George got the telescreens and cameras and the stench of omnipresent surveillance right, but he was writing in the age of microfilm and 3x5 index cards.Data storage was prodigiously expensive and mass communication networks were centralized and costly to run — it wasn't practical for amateurs to set up a decentralized, end-to-end encrypted shadow network tunnelling over the public phone system, or to run private anonymous blogs in the classified columns of newspapers.
Instead, we see soldiers and machine-guns and refugees and the presentation of inevitable border wars and genocides between the three giant power blocs. What we have today is a vision of disrupted by a torrent of data storage.
Circa 1972-73, total US manufacturing volume of online computer storage — hard drives and RAM and core memory, but not tape — amounted to some 100Gb/year.
He was also writing in the age of mass-mobilization of labour and intercontinental warfare.
Limned in the backdrop to is a world where atom bombs have been used in warfare and are no longer used by the great powers, by tacit agreement.
It turns out that facial recognition neural networks can be trained to accurately recognize pain!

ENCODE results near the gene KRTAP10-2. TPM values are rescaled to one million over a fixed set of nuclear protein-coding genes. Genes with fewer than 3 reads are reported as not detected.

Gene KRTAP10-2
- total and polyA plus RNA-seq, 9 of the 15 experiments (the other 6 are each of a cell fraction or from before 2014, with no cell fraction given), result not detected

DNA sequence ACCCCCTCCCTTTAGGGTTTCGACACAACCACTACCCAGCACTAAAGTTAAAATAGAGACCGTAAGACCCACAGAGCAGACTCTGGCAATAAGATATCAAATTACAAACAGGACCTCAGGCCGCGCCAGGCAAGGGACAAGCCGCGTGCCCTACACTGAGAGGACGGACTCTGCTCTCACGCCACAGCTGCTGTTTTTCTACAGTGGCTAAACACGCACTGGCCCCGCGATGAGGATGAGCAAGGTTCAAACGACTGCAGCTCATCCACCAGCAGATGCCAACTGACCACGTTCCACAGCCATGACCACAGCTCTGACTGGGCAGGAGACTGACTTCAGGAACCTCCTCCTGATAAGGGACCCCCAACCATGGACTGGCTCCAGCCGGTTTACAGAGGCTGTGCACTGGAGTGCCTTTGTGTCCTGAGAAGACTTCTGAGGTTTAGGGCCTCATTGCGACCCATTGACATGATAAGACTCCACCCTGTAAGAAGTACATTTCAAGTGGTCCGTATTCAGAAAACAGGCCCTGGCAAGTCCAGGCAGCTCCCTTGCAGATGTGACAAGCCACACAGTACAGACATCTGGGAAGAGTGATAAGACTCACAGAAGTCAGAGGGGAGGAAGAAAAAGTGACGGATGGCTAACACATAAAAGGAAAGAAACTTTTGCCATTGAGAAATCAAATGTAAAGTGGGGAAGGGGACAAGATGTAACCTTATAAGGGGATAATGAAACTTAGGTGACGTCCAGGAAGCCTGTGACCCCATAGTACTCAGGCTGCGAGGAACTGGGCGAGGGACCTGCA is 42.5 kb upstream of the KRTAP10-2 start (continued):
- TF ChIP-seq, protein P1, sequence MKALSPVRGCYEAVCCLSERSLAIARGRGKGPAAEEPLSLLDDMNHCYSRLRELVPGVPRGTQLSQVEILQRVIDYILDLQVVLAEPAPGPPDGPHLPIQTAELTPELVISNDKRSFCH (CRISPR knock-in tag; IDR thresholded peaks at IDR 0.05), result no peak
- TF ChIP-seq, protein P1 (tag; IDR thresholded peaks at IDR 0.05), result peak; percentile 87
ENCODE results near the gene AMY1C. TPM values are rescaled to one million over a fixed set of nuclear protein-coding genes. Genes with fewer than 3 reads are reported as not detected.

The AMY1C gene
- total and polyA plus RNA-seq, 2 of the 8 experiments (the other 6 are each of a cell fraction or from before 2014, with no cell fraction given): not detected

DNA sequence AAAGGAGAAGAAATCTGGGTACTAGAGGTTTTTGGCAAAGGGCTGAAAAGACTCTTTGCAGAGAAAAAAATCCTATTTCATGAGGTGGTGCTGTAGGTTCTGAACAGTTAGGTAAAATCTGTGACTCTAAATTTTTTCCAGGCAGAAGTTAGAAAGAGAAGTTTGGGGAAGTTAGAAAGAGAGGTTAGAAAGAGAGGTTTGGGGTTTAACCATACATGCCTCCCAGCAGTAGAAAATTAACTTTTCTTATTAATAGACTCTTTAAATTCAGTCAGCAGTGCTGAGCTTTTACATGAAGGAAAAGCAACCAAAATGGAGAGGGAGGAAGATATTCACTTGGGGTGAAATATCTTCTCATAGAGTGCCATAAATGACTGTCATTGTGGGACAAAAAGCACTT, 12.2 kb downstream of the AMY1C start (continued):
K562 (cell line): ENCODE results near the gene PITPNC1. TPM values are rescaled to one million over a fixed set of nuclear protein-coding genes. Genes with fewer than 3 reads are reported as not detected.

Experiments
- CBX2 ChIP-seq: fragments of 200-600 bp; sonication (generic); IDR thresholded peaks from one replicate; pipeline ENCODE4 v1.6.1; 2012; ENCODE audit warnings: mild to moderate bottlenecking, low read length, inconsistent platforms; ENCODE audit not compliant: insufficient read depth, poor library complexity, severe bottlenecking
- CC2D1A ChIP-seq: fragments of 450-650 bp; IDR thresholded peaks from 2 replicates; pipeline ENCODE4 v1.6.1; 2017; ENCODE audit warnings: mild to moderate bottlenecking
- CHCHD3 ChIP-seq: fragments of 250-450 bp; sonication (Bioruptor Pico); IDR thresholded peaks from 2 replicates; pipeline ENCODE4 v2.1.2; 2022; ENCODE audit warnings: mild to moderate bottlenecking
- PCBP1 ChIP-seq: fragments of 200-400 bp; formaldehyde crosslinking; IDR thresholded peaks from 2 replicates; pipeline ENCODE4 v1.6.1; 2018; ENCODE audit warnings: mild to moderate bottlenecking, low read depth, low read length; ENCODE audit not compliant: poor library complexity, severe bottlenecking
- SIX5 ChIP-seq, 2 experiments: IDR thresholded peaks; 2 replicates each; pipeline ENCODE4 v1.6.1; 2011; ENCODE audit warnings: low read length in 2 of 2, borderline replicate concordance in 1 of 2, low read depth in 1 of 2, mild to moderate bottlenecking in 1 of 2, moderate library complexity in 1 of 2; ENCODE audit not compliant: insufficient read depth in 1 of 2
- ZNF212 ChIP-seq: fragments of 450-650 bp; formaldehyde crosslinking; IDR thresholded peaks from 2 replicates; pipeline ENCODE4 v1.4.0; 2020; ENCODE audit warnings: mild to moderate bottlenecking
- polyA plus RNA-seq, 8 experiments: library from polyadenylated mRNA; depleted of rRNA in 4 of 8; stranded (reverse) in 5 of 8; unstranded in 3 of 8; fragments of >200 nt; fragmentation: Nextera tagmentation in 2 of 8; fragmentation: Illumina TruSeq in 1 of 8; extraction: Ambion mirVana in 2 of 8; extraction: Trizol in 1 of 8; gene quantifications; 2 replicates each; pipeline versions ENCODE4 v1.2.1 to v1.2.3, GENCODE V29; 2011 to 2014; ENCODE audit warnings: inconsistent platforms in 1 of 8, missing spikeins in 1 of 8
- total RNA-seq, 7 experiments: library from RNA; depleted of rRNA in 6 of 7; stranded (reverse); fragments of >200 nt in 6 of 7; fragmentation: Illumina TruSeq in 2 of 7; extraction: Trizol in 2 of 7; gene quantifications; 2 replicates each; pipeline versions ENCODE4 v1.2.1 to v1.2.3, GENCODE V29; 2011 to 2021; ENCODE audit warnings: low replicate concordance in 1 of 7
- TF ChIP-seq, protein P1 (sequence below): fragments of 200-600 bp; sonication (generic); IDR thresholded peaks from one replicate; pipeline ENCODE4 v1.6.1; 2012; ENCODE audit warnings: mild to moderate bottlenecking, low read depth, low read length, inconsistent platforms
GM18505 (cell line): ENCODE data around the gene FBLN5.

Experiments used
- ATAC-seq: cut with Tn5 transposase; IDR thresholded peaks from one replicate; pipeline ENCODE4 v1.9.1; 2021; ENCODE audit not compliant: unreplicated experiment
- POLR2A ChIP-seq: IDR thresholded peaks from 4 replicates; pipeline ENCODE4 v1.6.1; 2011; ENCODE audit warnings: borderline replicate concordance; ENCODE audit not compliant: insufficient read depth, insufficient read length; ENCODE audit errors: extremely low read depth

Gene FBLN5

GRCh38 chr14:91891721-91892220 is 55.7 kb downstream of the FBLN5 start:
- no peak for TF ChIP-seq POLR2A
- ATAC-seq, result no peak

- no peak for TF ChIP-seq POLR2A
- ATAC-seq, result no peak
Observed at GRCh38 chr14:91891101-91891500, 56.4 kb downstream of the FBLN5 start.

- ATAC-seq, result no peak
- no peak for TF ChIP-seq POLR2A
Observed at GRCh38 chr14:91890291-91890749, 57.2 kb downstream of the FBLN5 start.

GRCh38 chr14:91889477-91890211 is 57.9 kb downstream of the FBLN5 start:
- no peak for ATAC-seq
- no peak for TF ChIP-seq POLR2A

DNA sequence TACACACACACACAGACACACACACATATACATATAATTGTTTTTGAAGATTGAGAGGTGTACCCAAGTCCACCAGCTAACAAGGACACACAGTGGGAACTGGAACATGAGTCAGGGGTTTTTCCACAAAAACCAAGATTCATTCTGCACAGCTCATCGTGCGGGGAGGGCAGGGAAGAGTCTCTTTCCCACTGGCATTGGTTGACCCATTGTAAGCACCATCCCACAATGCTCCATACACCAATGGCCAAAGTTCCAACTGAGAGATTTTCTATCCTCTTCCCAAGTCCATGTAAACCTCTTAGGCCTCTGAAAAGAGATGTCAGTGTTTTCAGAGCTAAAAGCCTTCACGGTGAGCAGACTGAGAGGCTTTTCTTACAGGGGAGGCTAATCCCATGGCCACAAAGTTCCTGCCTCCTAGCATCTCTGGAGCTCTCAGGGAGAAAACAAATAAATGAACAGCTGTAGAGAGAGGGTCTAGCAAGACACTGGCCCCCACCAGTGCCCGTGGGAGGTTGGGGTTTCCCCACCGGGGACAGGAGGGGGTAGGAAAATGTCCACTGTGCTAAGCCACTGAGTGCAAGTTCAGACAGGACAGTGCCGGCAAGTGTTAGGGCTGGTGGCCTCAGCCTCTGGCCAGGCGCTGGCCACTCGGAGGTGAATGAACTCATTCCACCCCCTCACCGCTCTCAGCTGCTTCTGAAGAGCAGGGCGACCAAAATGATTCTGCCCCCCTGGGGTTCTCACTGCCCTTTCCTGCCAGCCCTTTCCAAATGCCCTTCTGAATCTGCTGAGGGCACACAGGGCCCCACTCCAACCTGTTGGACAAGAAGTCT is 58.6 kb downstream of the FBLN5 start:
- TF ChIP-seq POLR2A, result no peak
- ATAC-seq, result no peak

The researchers were doubtless thinking of clinical medical applications — doctors are bad at objectively evaluating patients' expressions of pain and patients often don't self-evaluate effectively — but just think how much use this technology might be to a regime bent of using torture as a tool of social repression (like, oh, Egypt or Syria today).A paper to be presented at the IEEE International Conference on Computer Vision Workshops (ICCVW) introduces a deep-learning algorithm that can identify an individual even when part of their face is obscured.The system was able to correctly identify a person concealed by a scarf 67 percent of the time against a "complex" background.And some of the potential applications of neural network driven deep learning and machine vision are really hair-raising.We've all seen video of mass demonstrations over the past year.Here's a racist hand dryer — it's proximity sensor simply doesn't work on dark skin!